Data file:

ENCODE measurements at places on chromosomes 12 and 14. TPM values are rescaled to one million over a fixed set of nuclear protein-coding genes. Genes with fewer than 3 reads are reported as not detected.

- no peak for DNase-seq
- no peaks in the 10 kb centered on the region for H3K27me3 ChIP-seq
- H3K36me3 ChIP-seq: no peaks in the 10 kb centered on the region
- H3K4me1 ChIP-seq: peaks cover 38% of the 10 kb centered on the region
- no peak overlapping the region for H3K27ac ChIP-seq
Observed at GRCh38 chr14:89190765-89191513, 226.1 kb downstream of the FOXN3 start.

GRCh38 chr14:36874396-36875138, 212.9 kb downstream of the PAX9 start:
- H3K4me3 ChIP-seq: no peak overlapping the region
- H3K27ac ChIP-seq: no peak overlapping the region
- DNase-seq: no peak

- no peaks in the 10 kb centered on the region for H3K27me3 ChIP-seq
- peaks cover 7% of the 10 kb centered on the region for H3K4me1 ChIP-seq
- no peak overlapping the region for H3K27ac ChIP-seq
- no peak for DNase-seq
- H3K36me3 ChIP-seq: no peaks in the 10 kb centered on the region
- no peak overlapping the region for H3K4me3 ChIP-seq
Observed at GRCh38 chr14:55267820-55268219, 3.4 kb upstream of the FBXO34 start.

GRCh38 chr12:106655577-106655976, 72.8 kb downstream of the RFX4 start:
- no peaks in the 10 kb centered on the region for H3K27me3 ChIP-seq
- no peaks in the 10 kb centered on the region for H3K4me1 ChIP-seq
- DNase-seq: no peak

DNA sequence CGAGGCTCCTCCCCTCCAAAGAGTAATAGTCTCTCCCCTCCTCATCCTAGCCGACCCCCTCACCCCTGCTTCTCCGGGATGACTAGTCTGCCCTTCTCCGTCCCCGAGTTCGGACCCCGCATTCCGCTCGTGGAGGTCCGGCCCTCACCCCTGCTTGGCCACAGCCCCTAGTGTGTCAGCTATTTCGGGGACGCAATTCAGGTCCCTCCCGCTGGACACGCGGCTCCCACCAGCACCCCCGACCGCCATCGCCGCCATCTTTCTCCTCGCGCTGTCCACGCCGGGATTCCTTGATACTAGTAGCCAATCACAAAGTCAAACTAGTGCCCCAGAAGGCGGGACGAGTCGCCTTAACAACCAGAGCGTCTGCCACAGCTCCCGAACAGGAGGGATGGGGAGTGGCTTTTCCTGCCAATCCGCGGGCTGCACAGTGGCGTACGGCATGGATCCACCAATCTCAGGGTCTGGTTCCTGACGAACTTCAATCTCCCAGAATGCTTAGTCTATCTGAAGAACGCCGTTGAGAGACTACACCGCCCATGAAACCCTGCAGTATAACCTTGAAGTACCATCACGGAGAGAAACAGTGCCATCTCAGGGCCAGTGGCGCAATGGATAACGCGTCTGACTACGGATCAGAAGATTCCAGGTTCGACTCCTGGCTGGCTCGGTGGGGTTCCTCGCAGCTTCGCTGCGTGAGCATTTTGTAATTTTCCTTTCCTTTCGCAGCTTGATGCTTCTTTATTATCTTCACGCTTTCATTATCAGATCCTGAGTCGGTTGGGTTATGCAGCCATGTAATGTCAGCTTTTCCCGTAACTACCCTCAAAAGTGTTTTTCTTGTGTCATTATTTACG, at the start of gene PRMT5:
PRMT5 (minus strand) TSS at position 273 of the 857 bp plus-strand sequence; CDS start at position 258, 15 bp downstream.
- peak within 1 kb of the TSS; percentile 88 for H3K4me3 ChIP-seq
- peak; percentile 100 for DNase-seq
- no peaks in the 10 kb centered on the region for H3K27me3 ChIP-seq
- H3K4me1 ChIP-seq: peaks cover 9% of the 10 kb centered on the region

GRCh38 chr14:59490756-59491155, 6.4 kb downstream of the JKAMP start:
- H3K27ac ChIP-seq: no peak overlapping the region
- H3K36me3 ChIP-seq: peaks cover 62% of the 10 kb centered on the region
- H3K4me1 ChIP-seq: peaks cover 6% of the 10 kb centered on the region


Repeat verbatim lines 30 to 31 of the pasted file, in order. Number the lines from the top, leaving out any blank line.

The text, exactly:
- H3K27ac ChIP-seq: no peak overlapping the region
- H3K36me3 ChIP-seq: peaks cover 62% of the 10 kb centered on the region